On November 15, the Centers for Medicare & Medicaid Services (CMS) published the Calendar Year (CY) 2020 Outpatient Prospective Payment System (OPPS) & Ambulatory Surgical Center (ASC) Price Transparency Requirements for Hospitals to Make Standard Changes Public final rule and the Transparency in Coverage proposed rule. CMS intends through this rulemaking to increase price transparency in the healthcare system.

CY 2020 OPPS & ASC Price Transparency Requirements for Hospitals Final Rule

This final rule is effective January 1, 2021 and requires hospitals to provide public information on their “standard charges” for the items and services that they provide. CMS finalizes “standard charges” to include gross charges, discounted cash prices, payer-specific negotiated charges, and de-identified minimum and maximum negotiated third party payer charges for all of the hospital’s items or services. In terms of de-identified minimum and maximum negotiated charges, CMS clarifies that these charges will not need to identify the third party payer with which these rates are negotiated, or can be “de-identified.” The rule also finalizes definitions for “hospital” and “items and services.”

Hospitals will be required to make all their standard charges public by posting this information online in a single comprehensive machine-readable file. The file will need to be on a publicly available website and must clearly identify the hospital location with which each standard charge is associated. The file will also need to include a description of each item or service and the common billing or accounting codes used by the hospital for that item or service. Under the final rule, CMS will also require hospitals to make public standard charges for at least 300 “shoppable services.” CMS finalizes the term “shoppable services” to mean “services that can be scheduled by a healthcare consumer in advance.” The shoppable services will also need to be in a consumer-friendly file and location, and the hospital will need to update the information annually.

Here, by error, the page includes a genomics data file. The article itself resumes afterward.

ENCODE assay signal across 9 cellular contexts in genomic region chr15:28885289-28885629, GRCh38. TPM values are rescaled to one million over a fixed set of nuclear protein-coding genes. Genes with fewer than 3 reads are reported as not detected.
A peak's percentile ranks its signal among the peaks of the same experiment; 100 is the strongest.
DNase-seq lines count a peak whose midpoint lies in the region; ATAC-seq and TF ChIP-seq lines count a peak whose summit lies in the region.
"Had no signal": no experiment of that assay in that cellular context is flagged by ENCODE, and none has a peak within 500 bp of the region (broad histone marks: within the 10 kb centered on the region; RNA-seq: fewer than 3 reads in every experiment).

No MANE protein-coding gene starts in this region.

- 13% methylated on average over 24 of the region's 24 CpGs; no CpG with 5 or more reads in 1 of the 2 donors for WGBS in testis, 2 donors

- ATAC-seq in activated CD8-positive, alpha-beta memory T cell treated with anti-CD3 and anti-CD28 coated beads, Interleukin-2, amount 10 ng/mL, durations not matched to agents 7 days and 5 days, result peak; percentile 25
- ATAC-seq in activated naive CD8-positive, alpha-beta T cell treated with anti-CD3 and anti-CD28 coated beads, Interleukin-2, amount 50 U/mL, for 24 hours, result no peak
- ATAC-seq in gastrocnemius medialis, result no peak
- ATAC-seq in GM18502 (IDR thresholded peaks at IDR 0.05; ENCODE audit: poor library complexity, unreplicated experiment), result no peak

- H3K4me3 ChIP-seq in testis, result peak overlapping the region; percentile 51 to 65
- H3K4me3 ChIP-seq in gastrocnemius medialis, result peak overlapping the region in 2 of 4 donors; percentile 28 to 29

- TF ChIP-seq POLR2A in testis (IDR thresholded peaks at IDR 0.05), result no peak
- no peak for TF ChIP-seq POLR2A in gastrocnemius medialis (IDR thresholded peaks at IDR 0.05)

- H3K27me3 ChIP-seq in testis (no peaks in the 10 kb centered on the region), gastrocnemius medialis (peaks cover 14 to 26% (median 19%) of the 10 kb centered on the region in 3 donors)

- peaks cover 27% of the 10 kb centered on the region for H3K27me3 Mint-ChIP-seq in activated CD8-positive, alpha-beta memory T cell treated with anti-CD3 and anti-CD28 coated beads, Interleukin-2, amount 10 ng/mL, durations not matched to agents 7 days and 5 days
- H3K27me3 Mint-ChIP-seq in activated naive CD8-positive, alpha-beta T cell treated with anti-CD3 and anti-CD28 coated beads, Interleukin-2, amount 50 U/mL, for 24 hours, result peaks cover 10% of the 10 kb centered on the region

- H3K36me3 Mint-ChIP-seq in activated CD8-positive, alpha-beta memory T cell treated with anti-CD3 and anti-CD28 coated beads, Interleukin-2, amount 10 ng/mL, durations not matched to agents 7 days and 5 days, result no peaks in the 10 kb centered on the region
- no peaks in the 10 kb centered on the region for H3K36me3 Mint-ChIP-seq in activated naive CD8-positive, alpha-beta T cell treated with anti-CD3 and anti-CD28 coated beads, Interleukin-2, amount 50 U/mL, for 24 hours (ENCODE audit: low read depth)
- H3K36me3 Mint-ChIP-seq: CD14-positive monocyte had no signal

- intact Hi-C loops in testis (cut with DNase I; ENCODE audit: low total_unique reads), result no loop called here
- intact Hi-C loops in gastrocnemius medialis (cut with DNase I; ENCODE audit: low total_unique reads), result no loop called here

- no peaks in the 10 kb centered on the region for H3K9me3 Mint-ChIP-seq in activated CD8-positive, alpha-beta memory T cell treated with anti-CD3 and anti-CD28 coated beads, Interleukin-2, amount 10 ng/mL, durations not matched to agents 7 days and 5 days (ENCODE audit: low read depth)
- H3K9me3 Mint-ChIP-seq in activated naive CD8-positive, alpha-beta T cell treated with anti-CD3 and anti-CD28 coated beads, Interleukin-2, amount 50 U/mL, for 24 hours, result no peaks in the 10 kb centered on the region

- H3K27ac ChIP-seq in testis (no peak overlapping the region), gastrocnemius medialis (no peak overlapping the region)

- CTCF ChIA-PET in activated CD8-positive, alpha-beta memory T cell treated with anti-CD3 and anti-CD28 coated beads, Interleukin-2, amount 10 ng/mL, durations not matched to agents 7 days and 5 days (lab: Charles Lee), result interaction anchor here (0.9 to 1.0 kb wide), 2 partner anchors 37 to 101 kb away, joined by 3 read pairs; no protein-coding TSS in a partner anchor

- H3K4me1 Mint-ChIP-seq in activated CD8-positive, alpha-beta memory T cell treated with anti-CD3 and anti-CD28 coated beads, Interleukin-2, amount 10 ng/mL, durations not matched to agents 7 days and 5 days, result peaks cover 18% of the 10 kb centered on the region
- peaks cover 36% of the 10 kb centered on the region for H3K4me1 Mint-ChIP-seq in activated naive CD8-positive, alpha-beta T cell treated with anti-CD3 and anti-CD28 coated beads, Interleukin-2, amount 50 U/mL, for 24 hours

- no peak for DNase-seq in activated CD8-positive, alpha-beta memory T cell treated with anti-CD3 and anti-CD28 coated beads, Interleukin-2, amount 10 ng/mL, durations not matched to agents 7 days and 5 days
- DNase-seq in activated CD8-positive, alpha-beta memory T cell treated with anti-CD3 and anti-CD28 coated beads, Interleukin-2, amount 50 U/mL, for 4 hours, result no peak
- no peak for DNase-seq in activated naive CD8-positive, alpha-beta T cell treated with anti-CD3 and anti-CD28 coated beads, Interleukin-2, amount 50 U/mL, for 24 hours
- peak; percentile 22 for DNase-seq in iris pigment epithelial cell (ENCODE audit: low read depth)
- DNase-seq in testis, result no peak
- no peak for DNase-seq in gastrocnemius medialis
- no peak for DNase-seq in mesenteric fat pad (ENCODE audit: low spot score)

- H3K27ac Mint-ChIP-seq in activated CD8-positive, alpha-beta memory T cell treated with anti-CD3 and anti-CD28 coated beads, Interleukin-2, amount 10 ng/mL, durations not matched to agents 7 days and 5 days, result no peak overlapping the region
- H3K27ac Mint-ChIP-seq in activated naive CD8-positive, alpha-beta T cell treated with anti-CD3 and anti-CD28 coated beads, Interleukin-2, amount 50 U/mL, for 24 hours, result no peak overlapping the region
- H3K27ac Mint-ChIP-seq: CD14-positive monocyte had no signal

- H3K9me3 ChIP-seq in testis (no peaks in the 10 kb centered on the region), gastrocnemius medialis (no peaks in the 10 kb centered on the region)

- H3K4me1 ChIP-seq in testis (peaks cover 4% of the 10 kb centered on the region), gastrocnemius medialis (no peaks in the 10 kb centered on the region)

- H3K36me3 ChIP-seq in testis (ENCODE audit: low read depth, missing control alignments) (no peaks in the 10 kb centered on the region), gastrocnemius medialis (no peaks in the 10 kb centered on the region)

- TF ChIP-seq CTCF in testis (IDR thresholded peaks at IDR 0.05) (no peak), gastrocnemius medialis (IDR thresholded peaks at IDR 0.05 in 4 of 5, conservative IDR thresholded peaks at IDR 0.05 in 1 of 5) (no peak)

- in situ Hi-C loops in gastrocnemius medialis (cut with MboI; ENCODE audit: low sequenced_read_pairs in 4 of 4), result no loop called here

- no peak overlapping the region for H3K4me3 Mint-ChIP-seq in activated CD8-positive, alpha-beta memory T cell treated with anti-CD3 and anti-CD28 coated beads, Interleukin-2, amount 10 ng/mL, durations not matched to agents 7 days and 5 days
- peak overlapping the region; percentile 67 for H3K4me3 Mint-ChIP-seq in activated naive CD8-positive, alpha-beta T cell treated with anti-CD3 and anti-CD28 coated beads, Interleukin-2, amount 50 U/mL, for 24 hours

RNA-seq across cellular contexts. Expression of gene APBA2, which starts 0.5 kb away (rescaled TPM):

In the fact sheet accompanying the final rule, CMS states that it extended the effective date to January 1, 2021 in order to give hospitals more time to comply with the final rule’s requirements. When the rule becomes effective, non-compliant hospitals could be subject to monitoring, auditing, corrective action plans, and CMS could impose civil monetary penalties of $300 per day.

Transparency in Coverage Proposed Rule 

The Transparency in Coverage proposed rule would require most employer-based group health plans and insurers offering individual and group coverage to disclose price and cost-sharing information upfront to participants, beneficiaries and enrollees. The proposed rule includes two approaches.

First, the proposed rule would require non-grandfathered group health plans or health insurance issuers offering non-grandfathered health coverage to give consumers personalized access to cost-sharing information. This information must be made available through an online tool that the health plans and  insurers would be required to make available, as well as in paper form upon the consumer’s request.

Second, the proposed rule would require non-grandfathered group health plans or health insurance issuers offering non-grandfathered health coverage to disclose their negotiated rates for in-network providers and (allowed amounts) paid for out-of-network providers on a public website. This information would also have to be available to other stakeholders such as consumers, researchers, employer, and third party developers.

In addition, the proposed rule encourages new or different plan designs that incentivize consumers to shop for services from lower-cost, higher-value providers by enabling issuers to take credit for “shared savings” payments in their medical loss ratio calculations.

CMS solicits comments on whether group health plans and health insurance issuers should also be required to make the cost-sharing information available through a standards-based application programming interface. CMS also solicits comments on how healthcare quality information may be incorporated into the price transparency proposals. The CMS fact sheet for the proposed rule can be found here.

CMS will accept public comments in response to the proposed rule for 60 days from the date that the proposed rule is published in the Federal Register. Comments may be submitted electronically to www.regulations.gov, or by mail to: Centers for Medicare & Medicaid Services, Department of Health and Human Services, Attention: CMS-9915-P, P.O. Box 8010, Baltimore, MD 21244-8010.

*Special thanks to Hayley White and Rachel Park, Law Clerks and District of Columbia Bar licenses pending, for their assistance in preparing this post.